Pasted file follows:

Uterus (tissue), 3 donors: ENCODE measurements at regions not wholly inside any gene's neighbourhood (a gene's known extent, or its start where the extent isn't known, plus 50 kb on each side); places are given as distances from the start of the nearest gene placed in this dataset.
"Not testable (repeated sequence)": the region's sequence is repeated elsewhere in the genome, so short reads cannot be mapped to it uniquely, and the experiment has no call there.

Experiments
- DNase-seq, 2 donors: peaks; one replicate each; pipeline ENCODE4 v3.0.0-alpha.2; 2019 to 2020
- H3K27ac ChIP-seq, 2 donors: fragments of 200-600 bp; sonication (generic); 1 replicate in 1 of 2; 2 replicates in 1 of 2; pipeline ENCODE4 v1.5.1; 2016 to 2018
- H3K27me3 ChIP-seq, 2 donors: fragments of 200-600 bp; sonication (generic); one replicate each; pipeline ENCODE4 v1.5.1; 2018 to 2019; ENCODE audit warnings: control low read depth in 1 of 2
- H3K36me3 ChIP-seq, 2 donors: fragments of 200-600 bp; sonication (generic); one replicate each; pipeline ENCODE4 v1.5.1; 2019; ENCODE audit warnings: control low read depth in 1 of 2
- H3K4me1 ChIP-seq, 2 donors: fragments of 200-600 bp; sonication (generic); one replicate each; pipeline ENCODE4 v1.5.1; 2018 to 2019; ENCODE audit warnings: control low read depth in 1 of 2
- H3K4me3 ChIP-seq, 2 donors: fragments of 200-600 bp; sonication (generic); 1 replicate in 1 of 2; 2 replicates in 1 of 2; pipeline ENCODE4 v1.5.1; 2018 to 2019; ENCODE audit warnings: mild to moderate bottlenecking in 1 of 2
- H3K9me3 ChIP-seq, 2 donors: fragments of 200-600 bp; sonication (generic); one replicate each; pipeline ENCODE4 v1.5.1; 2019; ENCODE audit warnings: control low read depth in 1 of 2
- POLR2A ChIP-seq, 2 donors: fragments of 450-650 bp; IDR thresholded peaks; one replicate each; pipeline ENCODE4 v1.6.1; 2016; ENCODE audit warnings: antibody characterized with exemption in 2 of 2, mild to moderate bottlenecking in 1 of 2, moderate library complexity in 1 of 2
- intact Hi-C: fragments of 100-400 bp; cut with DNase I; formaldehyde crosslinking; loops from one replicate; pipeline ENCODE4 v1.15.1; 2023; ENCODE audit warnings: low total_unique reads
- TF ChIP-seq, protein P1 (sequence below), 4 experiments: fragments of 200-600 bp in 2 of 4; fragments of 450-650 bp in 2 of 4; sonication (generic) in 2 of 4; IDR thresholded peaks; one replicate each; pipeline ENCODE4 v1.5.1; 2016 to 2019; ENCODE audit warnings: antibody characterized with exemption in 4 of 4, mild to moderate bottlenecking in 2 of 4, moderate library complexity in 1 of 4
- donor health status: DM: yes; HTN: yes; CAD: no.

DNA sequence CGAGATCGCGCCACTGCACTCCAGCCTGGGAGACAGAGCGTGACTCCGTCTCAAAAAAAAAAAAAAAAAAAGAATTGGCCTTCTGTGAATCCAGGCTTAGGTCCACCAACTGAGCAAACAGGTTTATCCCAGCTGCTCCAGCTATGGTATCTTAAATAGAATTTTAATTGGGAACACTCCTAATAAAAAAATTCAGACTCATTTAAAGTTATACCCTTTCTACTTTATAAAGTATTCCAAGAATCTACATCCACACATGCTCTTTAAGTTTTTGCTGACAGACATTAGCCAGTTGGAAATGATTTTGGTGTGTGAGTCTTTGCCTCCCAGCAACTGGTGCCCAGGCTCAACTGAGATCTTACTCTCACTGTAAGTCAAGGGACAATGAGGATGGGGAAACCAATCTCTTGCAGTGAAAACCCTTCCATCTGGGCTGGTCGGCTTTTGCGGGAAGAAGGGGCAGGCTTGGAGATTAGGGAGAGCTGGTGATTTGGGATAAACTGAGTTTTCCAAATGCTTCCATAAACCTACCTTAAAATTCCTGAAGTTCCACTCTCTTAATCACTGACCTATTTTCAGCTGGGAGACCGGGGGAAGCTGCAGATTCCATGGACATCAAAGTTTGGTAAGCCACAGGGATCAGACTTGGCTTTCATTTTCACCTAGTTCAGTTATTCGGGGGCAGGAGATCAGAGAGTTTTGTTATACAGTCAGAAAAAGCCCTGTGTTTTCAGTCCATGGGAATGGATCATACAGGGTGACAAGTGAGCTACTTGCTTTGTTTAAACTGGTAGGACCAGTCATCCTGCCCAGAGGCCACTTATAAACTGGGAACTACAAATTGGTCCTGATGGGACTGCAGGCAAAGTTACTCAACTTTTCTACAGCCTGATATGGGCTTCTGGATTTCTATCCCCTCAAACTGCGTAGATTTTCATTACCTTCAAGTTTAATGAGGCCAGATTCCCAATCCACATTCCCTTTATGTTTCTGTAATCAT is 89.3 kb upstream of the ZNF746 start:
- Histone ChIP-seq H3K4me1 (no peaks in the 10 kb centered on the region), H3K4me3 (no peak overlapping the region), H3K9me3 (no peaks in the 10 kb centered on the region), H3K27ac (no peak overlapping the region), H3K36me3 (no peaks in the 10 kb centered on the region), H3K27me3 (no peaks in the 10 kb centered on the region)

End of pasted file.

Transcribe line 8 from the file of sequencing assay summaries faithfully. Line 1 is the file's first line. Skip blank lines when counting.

- H3K4me1 ChIP-seq, 2 donors: fragments of 200-600 bp; sonication (generic); one replicate each; pipeline ENCODE4 v1.5.1; 2018 to 2019; ENCODE audit warnings: control low read depth in 1 of 2